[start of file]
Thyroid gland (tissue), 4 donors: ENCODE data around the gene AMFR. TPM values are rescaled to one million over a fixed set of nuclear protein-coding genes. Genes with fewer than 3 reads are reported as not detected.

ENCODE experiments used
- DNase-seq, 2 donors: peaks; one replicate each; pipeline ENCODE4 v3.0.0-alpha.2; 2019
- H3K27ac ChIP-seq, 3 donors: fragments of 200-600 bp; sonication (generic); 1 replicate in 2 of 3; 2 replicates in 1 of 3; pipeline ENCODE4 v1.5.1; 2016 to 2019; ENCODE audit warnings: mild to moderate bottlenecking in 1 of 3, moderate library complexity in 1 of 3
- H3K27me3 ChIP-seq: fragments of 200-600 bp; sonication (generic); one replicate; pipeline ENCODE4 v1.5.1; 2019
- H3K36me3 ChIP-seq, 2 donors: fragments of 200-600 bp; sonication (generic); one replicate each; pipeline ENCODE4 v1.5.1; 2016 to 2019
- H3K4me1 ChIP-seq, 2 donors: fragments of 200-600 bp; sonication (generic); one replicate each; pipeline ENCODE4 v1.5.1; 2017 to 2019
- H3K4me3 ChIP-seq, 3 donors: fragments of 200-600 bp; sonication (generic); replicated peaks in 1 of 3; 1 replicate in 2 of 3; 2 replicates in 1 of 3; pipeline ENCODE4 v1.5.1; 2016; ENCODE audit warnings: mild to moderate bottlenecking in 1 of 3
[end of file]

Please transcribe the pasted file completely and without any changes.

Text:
Thyroid gland (tissue), 4 donors: ENCODE data around the gene AMFR. TPM values are rescaled to one million over a fixed set of nuclear protein-coding genes. Genes with fewer than 3 reads are reported as not detected.

ENCODE experiments used
- DNase-seq, 2 donors: peaks; one replicate each; pipeline ENCODE4 v3.0.0-alpha.2; 2019
- H3K27ac ChIP-seq, 3 donors: fragments of 200-600 bp; sonication (generic); 1 replicate in 2 of 3; 2 replicates in 1 of 3; pipeline ENCODE4 v1.5.1; 2016 to 2019; ENCODE audit warnings: mild to moderate bottlenecking in 1 of 3, moderate library complexity in 1 of 3
- H3K27me3 ChIP-seq: fragments of 200-600 bp; sonication (generic); one replicate; pipeline ENCODE4 v1.5.1; 2019
- H3K36me3 ChIP-seq, 2 donors: fragments of 200-600 bp; sonication (generic); one replicate each; pipeline ENCODE4 v1.5.1; 2016 to 2019
- H3K4me1 ChIP-seq, 2 donors: fragments of 200-600 bp; sonication (generic); one replicate each; pipeline ENCODE4 v1.5.1; 2017 to 2019
- H3K4me3 ChIP-seq, 3 donors: fragments of 200-600 bp; sonication (generic); replicated peaks in 1 of 3; 1 replicate in 2 of 3; 2 replicates in 1 of 3; pipeline ENCODE4 v1.5.1; 2016; ENCODE audit warnings: mild to moderate bottlenecking in 1 of 3